Spindle Assembly checkpoint defects and colorectal cancer predisposition

Voer de, Richarda

In the coming issue of Gastroenterology, dr. Richarda de Voer from the group of dr. Roland Kuiper, together with several (inter)national collaborators, report that mutations in the spindle assembly checkpoint (SAC) genes BUB1and BUB3 lead to colorectal cancer predisposition. The spindle assembly checkpoint controls proper chromosome segregation during mitosis, thereby preventing aneuploidy, a hallmark of cancer. Mutations were identified in approximately 3% of patients with unexplained familial or early-onset colorectal cancer.

Biallelic mutations in another SAC gene, BUB1B, cause a severe syndrome characterized by mosaic variegated aneuploidy (MVA), microcephaly, intellectual disability and childhood cancers. Therefore, several patients with monoallelicBUB1andBUB3mutations were further characterized, and revealed mild congenital features, including facial dysmorphisms, as well as MVA in 23-38% of the lymphocytes and fibroblasts. These data provide a basis for improved diagnosis of individuals with an increased risk to develop colorectal cancer at a young age.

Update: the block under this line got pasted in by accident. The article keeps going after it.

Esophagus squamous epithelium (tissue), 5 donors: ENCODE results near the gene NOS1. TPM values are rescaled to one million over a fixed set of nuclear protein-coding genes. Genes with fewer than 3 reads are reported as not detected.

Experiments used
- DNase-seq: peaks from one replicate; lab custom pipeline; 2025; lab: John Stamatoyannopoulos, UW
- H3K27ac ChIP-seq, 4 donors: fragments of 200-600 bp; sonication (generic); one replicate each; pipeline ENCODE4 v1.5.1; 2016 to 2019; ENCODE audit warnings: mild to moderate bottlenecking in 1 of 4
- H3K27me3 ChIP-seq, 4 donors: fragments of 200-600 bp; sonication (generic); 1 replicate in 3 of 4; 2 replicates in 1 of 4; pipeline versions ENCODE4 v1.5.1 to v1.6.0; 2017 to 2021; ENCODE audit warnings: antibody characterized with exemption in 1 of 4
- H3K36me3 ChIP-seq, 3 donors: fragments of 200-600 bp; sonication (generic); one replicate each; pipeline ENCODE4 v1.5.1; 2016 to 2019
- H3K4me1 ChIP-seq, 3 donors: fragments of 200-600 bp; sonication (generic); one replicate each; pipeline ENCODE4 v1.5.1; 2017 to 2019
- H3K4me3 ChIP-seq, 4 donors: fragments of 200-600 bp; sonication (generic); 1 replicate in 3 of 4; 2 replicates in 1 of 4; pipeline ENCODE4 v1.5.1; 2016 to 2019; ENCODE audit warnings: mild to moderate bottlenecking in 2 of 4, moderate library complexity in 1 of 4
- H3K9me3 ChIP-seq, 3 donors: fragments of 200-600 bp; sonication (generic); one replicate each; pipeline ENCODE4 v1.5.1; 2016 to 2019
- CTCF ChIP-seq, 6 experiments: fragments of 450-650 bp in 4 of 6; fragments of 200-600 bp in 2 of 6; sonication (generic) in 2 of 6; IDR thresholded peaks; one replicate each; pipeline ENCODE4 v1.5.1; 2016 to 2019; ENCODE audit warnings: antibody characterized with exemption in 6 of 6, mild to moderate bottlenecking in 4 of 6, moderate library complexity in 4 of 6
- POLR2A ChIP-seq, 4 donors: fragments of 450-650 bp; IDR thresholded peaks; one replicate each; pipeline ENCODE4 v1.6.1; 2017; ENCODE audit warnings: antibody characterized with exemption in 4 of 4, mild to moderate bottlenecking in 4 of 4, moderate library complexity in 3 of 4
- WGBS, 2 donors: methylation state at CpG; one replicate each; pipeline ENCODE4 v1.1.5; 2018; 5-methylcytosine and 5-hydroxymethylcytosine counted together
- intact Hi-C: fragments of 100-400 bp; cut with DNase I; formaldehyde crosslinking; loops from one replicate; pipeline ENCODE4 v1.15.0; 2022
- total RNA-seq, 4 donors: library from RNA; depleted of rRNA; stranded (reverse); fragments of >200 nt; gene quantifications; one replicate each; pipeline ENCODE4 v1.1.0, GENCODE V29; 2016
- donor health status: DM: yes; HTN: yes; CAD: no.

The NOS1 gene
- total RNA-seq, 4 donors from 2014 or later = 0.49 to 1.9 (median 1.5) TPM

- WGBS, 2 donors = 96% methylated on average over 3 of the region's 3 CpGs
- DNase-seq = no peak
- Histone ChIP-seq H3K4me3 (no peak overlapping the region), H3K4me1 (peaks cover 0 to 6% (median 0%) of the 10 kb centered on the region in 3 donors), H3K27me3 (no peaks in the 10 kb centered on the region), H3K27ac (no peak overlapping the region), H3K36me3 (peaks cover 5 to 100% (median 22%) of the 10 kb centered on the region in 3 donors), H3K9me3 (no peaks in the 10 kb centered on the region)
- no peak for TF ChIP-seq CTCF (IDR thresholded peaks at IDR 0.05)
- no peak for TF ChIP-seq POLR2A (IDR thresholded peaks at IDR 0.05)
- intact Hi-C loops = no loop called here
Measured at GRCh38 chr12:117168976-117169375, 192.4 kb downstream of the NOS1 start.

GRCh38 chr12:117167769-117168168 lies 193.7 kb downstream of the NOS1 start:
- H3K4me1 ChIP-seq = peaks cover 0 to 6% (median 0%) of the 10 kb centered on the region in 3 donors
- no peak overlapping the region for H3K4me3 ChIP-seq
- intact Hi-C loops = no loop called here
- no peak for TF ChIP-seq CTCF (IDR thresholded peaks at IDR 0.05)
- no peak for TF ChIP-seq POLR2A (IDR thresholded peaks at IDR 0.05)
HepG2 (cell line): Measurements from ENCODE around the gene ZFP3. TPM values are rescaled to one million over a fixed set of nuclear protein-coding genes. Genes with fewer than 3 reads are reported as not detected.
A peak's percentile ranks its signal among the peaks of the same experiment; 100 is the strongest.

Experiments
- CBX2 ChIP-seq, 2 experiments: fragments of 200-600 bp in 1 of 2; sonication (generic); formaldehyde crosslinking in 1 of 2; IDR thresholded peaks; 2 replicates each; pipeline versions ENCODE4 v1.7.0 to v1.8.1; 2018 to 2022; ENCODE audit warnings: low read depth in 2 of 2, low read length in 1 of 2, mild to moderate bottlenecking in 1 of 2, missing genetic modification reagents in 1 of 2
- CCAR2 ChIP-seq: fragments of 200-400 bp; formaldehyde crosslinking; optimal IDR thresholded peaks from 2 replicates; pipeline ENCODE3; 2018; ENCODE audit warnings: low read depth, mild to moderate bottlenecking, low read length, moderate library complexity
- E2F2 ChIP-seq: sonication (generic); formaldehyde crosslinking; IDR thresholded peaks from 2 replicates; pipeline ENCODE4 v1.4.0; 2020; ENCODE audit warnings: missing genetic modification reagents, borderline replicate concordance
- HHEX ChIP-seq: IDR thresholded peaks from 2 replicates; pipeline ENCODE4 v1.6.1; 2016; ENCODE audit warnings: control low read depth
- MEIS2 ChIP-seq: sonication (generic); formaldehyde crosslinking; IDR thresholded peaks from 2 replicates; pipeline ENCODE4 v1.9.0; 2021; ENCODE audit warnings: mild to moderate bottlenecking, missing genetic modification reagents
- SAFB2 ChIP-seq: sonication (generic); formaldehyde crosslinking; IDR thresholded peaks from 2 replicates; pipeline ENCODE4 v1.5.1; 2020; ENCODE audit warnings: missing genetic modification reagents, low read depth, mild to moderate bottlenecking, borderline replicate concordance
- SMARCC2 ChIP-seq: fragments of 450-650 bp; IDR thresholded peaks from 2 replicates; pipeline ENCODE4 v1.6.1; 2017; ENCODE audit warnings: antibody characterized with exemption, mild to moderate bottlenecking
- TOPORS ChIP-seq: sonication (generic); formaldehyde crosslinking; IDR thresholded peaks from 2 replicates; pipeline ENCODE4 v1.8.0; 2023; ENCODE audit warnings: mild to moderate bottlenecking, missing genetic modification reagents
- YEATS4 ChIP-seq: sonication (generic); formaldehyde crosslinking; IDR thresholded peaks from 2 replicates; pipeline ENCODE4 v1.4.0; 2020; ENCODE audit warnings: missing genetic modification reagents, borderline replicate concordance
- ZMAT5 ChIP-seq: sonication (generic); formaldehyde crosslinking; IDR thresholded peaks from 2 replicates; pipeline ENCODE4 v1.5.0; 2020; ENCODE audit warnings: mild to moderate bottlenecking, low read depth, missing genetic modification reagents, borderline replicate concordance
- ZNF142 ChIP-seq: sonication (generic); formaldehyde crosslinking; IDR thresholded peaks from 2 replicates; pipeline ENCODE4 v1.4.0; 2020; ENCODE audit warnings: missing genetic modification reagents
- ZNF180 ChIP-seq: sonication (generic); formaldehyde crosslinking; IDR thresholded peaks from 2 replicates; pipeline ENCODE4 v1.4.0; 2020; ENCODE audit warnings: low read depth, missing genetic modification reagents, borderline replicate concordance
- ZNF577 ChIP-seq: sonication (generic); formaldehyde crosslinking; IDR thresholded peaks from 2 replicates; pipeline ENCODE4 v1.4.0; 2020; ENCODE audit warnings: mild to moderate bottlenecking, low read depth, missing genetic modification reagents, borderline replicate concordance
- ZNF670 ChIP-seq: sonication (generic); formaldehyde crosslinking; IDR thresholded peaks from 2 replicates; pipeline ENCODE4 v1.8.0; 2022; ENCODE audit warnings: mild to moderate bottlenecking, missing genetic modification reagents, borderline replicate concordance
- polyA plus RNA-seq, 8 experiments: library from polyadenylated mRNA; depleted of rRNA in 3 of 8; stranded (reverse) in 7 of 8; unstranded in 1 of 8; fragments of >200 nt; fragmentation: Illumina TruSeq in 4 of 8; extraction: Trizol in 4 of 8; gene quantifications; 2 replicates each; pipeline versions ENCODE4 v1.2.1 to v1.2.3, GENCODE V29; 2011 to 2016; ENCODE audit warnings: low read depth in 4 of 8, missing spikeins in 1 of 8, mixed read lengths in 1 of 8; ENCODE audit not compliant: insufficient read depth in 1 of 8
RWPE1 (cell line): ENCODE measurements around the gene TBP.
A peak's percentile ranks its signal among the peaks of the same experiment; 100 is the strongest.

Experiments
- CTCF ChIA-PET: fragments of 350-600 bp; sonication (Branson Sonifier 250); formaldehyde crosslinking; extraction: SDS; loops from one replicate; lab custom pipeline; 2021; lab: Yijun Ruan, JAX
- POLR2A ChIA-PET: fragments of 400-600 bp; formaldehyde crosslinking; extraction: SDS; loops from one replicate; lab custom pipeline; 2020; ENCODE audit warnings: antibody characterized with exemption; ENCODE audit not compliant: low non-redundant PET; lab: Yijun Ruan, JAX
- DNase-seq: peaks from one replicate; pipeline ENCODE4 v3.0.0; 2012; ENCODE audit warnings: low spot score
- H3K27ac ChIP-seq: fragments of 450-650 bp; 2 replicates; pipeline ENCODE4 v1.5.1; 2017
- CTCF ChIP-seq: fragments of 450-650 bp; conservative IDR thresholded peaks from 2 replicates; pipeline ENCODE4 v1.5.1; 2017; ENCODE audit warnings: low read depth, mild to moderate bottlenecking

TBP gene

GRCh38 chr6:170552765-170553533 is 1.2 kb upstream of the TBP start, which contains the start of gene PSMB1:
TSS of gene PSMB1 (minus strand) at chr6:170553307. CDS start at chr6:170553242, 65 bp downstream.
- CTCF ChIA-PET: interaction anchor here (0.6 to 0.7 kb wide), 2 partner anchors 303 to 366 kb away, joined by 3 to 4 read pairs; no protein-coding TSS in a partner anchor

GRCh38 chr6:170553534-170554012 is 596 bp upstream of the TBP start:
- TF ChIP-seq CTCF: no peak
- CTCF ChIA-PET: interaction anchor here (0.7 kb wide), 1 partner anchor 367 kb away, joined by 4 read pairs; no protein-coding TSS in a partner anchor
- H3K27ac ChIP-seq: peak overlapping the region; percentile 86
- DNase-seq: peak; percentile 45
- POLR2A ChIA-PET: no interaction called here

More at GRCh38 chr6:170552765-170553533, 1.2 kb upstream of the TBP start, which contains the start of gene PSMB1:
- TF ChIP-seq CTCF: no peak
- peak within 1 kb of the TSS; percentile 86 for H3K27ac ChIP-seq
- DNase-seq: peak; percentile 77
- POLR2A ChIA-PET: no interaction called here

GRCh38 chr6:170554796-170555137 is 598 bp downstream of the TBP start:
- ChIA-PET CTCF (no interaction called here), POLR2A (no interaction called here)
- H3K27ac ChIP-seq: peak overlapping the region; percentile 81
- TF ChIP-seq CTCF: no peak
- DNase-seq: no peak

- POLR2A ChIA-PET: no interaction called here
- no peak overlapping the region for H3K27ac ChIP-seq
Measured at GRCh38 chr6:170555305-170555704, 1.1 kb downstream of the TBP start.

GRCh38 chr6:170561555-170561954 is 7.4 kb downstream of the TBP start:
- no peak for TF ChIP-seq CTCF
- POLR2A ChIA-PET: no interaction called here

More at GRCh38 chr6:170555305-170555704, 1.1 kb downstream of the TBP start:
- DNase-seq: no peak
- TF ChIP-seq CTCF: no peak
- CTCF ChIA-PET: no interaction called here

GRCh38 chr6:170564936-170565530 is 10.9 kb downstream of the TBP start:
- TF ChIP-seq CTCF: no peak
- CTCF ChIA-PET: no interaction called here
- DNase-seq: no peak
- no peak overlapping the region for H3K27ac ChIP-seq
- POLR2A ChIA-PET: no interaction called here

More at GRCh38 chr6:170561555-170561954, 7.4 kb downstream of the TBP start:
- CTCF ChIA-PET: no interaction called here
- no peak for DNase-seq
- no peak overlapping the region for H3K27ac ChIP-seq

Germline Mutations in the Spindle Assembly Checkpoint Genes BUB1and BUB3 Are Risk Factors for Colorectal Cancer.  Gastroenterology 2013 Sep;145(3):544-547.

Kuiper


<< back to overview news items